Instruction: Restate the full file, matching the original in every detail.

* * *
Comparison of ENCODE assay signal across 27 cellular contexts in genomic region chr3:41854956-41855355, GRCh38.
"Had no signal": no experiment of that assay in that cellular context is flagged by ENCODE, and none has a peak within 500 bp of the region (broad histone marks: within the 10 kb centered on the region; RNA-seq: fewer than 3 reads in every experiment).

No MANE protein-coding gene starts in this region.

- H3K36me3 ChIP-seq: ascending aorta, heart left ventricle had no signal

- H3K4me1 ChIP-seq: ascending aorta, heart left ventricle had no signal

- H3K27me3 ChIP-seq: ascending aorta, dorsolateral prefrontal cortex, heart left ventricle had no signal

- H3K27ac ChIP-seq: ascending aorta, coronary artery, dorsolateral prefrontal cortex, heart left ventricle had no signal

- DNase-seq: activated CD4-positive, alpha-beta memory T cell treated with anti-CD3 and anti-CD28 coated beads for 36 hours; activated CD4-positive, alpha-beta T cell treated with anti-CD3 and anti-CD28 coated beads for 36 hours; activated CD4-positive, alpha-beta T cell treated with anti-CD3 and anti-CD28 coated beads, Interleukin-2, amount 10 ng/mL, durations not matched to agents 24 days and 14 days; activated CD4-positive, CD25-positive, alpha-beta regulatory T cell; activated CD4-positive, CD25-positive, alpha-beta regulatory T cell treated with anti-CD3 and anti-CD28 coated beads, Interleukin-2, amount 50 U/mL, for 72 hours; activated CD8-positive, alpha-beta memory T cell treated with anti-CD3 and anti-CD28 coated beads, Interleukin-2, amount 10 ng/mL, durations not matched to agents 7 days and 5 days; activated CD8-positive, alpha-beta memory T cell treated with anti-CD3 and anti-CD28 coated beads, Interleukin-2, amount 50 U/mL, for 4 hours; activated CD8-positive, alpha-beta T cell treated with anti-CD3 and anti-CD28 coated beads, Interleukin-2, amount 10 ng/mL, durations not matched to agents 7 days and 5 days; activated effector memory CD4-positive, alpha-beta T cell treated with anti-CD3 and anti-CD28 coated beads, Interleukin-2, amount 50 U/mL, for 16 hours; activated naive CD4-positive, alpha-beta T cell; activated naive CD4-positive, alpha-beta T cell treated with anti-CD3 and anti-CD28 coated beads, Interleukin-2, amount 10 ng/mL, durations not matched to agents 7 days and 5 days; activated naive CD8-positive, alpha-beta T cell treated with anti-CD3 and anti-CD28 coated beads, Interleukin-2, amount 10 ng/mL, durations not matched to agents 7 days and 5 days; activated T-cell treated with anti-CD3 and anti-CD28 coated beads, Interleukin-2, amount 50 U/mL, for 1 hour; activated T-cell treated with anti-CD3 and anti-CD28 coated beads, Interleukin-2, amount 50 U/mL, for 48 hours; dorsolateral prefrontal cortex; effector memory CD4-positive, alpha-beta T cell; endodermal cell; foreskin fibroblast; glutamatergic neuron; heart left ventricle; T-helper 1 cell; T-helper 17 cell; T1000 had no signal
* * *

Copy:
Comparison of ENCODE assay signal across 27 cellular contexts in genomic region chr3:41854956-41855355, GRCh38.
"Had no signal": no experiment of that assay in that cellular context is flagged by ENCODE, and none has a peak within 500 bp of the region (broad histone marks: within the 10 kb centered on the region; RNA-seq: fewer than 3 reads in every experiment).

No MANE protein-coding gene starts in this region.

- H3K36me3 ChIP-seq: ascending aorta, heart left ventricle had no signal

- H3K4me1 ChIP-seq: ascending aorta, heart left ventricle had no signal

- H3K27me3 ChIP-seq: ascending aorta, dorsolateral prefrontal cortex, heart left ventricle had no signal

- H3K27ac ChIP-seq: ascending aorta, coronary artery, dorsolateral prefrontal cortex, heart left ventricle had no signal

- DNase-seq: activated CD4-positive, alpha-beta memory T cell treated with anti-CD3 and anti-CD28 coated beads for 36 hours; activated CD4-positive, alpha-beta T cell treated with anti-CD3 and anti-CD28 coated beads for 36 hours; activated CD4-positive, alpha-beta T cell treated with anti-CD3 and anti-CD28 coated beads, Interleukin-2, amount 10 ng/mL, durations not matched to agents 24 days and 14 days; activated CD4-positive, CD25-positive, alpha-beta regulatory T cell; activated CD4-positive, CD25-positive, alpha-beta regulatory T cell treated with anti-CD3 and anti-CD28 coated beads, Interleukin-2, amount 50 U/mL, for 72 hours; activated CD8-positive, alpha-beta memory T cell treated with anti-CD3 and anti-CD28 coated beads, Interleukin-2, amount 10 ng/mL, durations not matched to agents 7 days and 5 days; activated CD8-positive, alpha-beta memory T cell treated with anti-CD3 and anti-CD28 coated beads, Interleukin-2, amount 50 U/mL, for 4 hours; activated CD8-positive, alpha-beta T cell treated with anti-CD3 and anti-CD28 coated beads, Interleukin-2, amount 10 ng/mL, durations not matched to agents 7 days and 5 days; activated effector memory CD4-positive, alpha-beta T cell treated with anti-CD3 and anti-CD28 coated beads, Interleukin-2, amount 50 U/mL, for 16 hours; activated naive CD4-positive, alpha-beta T cell; activated naive CD4-positive, alpha-beta T cell treated with anti-CD3 and anti-CD28 coated beads, Interleukin-2, amount 10 ng/mL, durations not matched to agents 7 days and 5 days; activated naive CD8-positive, alpha-beta T cell treated with anti-CD3 and anti-CD28 coated beads, Interleukin-2, amount 10 ng/mL, durations not matched to agents 7 days and 5 days; activated T-cell treated with anti-CD3 and anti-CD28 coated beads, Interleukin-2, amount 50 U/mL, for 1 hour; activated T-cell treated with anti-CD3 and anti-CD28 coated beads, Interleukin-2, amount 50 U/mL, for 48 hours; dorsolateral prefrontal cortex; effector memory CD4-positive, alpha-beta T cell; endodermal cell; foreskin fibroblast; glutamatergic neuron; heart left ventricle; T-helper 1 cell; T-helper 17 cell; T1000 had no signal